Indiepopera 

The Badger King's Trippy Pop Musical

The Badger King
Sun July 28
Meow Meow

In the middle of this era of scratchy, disjointed, and unshowered art rock, local band The Badger King has released a sweeping, epic, magical, and pretty rock-pop opera, entitled The Lighthouse, The Giant. Très gauche! And, while the record does meet a few bumps in the musical road, as a whole, it's an ambitious and successful undertaking, held together by the wonderful, belted-out passion of core members Marianna Ritchey and Jona Bechtolt.

Blessed with the same off-kilter, grandiose thematic/production weirdness that characterizes bands like The Microphones or Flaming Lips (and maybe a little Mothers of Invention), The Badger King also parallels the over-the-top pop melodies of musicals such as Hair and Jesus Christ Superstar. Pushing this along is Ritchey's awesome voice, which sounds like it will burst with its own goddamn maniacal happiness. This is a good thing; though I haven't much of a clue WHAT, exactly, The Badger King's rock opera is about (unlike Andrew Lloyd Webber, they apparently don't have the cash for 65-page CD booklets), her voice is so raw and convincing, you're just rooting for her character.

Backed up by guitars, glockenspiel, mouth harp, electronics, chord organ, drums, keys, accordion, and frigging trumpet, for god's sake, The Badger King does a great job of creating the atmosphere of a rock opera, while still making music that doesn't necessarily stay in those confines. Kinda even psychedelic at points--with crystalline keyboards accenting five million, ethereally recorded Ritchey harmonies--The Lighthouse, The Giant makes it easy to imagine the rock-opera's props: giant trees cut out of purple cellophane, fog machines, glittery sea animals, the fractured light of a prism. She sings, "I am in the sky/ I am in the ether/ I won't be home tonight/the sky it is too warm!"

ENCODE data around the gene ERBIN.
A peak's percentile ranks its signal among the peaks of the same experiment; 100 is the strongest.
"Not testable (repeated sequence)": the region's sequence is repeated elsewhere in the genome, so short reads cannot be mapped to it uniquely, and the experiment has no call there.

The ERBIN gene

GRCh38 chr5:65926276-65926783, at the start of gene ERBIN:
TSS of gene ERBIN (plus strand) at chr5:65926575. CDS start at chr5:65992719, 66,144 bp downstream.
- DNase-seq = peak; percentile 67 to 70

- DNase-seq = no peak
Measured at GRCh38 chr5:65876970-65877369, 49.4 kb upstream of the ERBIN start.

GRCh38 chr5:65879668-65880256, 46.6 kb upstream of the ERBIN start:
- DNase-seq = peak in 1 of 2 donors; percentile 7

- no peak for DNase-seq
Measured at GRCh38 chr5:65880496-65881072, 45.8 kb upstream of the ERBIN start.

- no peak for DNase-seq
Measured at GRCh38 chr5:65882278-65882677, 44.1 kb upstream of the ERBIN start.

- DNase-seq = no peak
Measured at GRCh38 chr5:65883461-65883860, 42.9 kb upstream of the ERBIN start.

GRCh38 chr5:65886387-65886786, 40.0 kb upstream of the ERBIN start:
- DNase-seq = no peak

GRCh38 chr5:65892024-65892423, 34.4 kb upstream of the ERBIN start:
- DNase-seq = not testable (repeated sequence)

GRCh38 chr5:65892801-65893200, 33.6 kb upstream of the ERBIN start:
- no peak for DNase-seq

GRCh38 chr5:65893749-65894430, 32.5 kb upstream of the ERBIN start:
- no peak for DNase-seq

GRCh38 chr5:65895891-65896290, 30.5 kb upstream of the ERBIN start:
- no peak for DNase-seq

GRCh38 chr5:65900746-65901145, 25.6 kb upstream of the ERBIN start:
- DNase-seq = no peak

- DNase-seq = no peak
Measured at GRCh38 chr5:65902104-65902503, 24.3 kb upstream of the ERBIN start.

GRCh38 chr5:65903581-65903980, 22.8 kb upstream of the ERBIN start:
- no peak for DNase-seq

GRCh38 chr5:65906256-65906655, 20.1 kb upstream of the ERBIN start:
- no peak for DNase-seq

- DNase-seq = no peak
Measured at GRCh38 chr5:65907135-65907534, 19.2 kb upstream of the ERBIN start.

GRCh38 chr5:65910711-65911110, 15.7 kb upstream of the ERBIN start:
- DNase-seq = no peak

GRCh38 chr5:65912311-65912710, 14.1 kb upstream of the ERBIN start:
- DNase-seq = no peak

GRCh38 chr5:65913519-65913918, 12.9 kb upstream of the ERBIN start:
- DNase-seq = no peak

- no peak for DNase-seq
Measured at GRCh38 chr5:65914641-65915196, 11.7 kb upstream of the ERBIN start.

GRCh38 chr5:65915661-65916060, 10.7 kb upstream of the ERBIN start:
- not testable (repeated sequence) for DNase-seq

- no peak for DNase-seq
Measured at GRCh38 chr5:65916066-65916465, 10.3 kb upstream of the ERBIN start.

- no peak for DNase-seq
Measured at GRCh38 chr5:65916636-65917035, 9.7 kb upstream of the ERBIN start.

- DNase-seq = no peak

There are a couple points where the humongous harmonies go a little sour (a little off-key, mostly) and the layered production gets slightly over-ambitious (and therefore muddled), but those are issues that will probably be ironed and polished with more experience. Underneath it all, The Badger King's exceptional melodies--and the millions of neat ideas they're not afraid to try--gleam with charm and talent.

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